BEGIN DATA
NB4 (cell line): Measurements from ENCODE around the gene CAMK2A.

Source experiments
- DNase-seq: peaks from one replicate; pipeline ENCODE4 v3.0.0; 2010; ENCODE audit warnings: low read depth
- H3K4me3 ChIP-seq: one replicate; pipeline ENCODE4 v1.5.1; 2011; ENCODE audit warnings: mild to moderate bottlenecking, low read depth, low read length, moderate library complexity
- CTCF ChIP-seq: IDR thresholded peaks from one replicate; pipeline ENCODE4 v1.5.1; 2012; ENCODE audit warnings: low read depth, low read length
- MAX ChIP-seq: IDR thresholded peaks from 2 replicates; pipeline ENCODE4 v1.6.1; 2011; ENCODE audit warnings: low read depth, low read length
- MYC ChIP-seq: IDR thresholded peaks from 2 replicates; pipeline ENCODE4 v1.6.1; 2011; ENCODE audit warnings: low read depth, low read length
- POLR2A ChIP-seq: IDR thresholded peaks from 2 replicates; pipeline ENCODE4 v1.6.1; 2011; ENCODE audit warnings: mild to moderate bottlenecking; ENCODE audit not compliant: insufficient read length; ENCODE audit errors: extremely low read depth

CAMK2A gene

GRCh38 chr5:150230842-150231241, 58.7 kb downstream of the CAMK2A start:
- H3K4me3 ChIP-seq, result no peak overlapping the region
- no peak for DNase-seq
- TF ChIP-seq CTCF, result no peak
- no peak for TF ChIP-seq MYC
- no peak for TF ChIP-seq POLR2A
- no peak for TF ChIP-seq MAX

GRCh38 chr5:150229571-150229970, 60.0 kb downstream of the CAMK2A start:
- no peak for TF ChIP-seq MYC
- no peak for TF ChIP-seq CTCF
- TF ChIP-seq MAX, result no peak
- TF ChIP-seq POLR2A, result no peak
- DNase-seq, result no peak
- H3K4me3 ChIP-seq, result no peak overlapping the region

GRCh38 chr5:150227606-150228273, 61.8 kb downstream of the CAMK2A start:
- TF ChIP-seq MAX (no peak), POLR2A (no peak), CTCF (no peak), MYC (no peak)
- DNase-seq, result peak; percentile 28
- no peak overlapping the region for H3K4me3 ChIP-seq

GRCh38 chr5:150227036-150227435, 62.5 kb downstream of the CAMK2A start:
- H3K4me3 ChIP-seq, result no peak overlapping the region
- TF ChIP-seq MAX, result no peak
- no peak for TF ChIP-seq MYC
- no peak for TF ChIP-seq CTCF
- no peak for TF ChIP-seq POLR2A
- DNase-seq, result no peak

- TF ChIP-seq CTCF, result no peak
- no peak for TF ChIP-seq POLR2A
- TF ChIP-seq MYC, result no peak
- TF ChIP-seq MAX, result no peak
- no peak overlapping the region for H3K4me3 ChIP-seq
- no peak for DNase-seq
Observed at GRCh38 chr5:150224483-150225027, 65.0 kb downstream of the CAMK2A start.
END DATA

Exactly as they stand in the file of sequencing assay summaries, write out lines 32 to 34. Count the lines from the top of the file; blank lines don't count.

- no peak for TF ChIP-seq CTCF
- no peak for TF ChIP-seq POLR2A
- DNase-seq, result no peak